Create festive ornaments and decorations out of seasonal foods and candies
by Kendra Vizcaino-Lico, Epicurious; photos by Sara Bonisteel
The holiday season is a time for family, Christmas cheer, gifts, and lots and lots of food. This year, bring out your inner elf and use some familiar ingredients to craft fun decorations for your tree, dining table, and home. Create candy cane tree toppers, an herb wreath for the front door, citrus ornaments for your Christmas tree, and more, using just a few simple foods and basic craft supplies.
The time-honored tradition of stringing popcorn is a cozy activity on a cold winter's night. It takes quite a bit of time to create these fluffy garlands, but the end result is well worth the effort.
Equipment: 5 to 10 cups popped popcorn, thread, and a needle
Instructions: Choose popcorn with little or no flavoring (plain popcorn keeps longer than buttered). Pop the kernels according to the package directions.
Measure lengths of thread about 8 feet long; the number of strands you need will depend on the size of your tree. Pass the thread through a needle and pull it halfway through so that an equal length falls on both ends. Tie a knot about one inch from the end of the thread, then retie the knot a few times to make it larger and more secure.
Pierce a piece of popcorn with the needle, pull the needle through, and slide the popcorn down to the knotted end of the thread. Try to pierce the popcorn at its thickest point, to prevent breaking. Repeat until the string is full of popcorn, then cut away any excess thread at the needle end and tie a secure knot to finish.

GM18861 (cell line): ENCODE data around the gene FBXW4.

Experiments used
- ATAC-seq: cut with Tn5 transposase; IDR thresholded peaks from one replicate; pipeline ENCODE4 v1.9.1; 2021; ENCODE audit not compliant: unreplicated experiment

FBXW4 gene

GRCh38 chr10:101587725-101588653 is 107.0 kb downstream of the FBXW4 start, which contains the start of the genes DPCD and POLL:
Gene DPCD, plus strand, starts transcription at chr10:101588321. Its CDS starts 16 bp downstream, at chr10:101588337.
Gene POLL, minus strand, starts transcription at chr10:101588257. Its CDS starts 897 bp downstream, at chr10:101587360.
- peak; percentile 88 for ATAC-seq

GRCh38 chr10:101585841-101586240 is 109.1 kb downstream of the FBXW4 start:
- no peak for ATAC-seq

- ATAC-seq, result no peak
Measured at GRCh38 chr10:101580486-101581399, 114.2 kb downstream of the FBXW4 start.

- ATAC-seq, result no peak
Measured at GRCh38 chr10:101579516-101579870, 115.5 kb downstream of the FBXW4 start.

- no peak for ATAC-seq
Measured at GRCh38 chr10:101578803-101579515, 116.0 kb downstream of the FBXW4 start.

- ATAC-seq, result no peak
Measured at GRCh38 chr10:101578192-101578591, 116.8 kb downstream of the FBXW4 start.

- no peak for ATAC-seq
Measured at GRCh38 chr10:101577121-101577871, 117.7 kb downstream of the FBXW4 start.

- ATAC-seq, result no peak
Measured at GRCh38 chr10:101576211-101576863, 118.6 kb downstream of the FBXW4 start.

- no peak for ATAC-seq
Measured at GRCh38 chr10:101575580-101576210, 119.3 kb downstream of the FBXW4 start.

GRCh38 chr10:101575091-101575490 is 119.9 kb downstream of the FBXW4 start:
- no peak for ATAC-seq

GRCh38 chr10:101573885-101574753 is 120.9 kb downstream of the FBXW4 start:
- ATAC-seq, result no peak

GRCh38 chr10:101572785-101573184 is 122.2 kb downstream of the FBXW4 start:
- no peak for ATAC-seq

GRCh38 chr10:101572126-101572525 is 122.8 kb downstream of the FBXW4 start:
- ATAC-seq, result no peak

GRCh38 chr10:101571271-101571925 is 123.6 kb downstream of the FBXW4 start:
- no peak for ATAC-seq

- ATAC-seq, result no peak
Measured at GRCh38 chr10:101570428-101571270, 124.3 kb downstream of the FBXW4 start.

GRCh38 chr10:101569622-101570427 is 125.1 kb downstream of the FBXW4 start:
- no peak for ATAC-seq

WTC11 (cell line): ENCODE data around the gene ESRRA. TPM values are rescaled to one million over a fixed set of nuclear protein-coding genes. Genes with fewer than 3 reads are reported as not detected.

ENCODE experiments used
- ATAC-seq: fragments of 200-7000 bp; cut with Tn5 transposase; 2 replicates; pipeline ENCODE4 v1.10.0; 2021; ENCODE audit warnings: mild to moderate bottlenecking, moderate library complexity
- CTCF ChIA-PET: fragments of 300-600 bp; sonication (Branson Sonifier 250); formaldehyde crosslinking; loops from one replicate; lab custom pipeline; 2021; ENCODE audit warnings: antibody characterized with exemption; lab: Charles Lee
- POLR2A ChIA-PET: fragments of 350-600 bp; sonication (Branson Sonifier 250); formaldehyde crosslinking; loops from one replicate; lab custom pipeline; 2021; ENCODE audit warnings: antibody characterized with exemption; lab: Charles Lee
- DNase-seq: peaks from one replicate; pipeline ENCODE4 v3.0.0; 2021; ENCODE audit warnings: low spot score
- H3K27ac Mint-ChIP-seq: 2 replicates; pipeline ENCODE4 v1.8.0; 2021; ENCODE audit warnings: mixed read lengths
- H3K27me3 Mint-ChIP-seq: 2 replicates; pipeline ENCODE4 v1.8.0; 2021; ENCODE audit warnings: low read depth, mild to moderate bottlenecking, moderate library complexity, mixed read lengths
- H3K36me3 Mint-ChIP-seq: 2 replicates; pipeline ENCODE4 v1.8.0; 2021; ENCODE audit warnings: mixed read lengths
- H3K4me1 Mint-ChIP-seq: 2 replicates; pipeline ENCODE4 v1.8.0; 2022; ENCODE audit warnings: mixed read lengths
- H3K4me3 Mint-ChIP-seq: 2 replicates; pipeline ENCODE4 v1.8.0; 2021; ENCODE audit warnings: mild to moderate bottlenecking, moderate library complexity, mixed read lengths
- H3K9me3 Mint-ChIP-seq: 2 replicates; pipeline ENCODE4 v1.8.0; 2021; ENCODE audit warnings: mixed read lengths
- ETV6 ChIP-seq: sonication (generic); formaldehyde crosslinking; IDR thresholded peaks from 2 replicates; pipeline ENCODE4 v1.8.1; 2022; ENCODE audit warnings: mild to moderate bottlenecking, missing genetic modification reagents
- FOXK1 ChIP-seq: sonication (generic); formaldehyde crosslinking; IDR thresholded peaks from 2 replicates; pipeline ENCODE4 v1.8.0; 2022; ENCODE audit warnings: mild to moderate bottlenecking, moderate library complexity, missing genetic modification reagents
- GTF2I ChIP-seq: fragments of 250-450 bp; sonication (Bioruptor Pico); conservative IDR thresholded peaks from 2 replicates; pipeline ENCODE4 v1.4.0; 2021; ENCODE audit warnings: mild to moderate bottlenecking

Repeat with additional strands until you have enough to wrap your tree in the festive garlands. If your tree is in a cool, dry area, these garlands should last through the holiday season.
See more: The Best Baking Chocolate Taste Test
Candy Cane Tree Topper
These classic red-and-white Christmas candies, often hung from the branches of a Christmas tree, go above and beyond to top the tree in this whimsical and festive craft.
Equipment: About 15 candy canes, a hot-glue gun, hot-glue sticks, small red candies
Instructions: Hold two candy canes together with your thumb under the crooks. While still holding the canes side by side with your thumb, twist the canes apart slightly so the crooks remain touching and the stems separate to about 1 1/2 inches apart at the ends. Apply hot glue to the place under your thumb where the candy canes meet. Allow the glue to dry about two minutes.
Repeat these steps with additional candy canes until you have completed the cone shape using nine canes, with hooks pointed upward on the outside. Once this is dry (remember to support the structure as it dries, to be sure it holds together), lay the structure on its side very gently.
Then, one at a time, affix the straight part of a candy cane to the underside of a candy cane on the structure. Make sure the hooks are pointing outward at the same angle. Allow each cane to dry before adding the next cane to the structure. Then, to complete the festive look, glue a red candy to all the exposed ends of the candy canes.
The sweet scents of citrus and evergreens will fill your home when you hang these bright slices from your Christmas tree. They'll look truly beautiful when they catch the light from twinkling tree bulbs or a warm fire.
Equipment: Citrus fruits (such as oranges, lemons, and limes), decorative ribbon or string, baking sheet with silicone mat or parchment paper